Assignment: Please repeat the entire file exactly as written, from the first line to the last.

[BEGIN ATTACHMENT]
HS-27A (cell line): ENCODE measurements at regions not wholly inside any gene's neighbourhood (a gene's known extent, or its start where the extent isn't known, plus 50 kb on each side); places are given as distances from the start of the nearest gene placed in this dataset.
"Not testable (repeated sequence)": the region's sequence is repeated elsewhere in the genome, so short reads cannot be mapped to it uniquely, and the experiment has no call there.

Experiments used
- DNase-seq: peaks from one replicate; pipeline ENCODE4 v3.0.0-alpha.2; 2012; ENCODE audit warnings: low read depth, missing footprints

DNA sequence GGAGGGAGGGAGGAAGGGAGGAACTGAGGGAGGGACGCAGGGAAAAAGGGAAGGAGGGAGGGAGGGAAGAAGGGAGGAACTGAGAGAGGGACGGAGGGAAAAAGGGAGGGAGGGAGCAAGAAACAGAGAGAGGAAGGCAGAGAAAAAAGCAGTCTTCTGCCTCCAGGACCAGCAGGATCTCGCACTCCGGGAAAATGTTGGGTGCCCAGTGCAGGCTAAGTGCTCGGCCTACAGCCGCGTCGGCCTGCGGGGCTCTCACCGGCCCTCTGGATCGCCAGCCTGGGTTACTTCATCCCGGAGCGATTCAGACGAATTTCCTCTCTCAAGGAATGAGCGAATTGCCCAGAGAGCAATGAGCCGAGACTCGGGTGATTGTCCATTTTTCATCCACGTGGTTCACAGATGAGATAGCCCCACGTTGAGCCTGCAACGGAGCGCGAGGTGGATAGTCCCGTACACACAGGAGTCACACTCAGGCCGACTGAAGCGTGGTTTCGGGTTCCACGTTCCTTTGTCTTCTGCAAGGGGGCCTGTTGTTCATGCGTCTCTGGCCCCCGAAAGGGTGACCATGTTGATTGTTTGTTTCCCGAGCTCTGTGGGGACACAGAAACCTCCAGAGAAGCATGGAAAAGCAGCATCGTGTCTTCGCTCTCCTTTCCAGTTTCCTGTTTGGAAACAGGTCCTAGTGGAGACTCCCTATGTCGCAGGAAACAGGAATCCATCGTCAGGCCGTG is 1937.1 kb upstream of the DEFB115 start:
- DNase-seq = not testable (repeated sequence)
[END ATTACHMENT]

HS-27A (cell line): ENCODE measurements at regions not wholly inside any gene's neighbourhood (a gene's known extent, or its start where the extent isn't known, plus 50 kb on each side); places are given as distances from the start of the nearest gene placed in this dataset.
"Not testable (repeated sequence)": the region's sequence is repeated elsewhere in the genome, so short reads cannot be mapped to it uniquely, and the experiment has no call there.

Experiments used
- DNase-seq: peaks from one replicate; pipeline ENCODE4 v3.0.0-alpha.2; 2012; ENCODE audit warnings: low read depth, missing footprints

DNA sequence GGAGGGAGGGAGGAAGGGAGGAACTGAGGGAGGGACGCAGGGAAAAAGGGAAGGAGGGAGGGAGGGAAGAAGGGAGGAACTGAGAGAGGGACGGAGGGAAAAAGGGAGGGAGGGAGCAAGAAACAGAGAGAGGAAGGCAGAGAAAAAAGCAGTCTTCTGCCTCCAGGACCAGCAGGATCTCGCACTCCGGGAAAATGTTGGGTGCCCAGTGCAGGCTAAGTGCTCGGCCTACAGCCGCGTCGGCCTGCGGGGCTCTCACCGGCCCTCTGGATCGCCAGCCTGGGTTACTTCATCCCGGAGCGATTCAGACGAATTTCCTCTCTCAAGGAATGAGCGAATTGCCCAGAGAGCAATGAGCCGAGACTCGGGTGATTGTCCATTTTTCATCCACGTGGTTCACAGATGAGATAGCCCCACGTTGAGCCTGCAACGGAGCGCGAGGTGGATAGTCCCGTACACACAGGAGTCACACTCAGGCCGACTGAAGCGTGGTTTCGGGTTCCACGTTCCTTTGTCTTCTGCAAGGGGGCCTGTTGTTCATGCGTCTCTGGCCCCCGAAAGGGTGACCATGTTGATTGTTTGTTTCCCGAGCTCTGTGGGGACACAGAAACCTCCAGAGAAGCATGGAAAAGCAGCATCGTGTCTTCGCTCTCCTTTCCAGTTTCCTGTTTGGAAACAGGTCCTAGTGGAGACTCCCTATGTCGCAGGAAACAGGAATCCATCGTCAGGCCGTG is 1937.1 kb upstream of the DEFB115 start:
- DNase-seq = not testable (repeated sequence)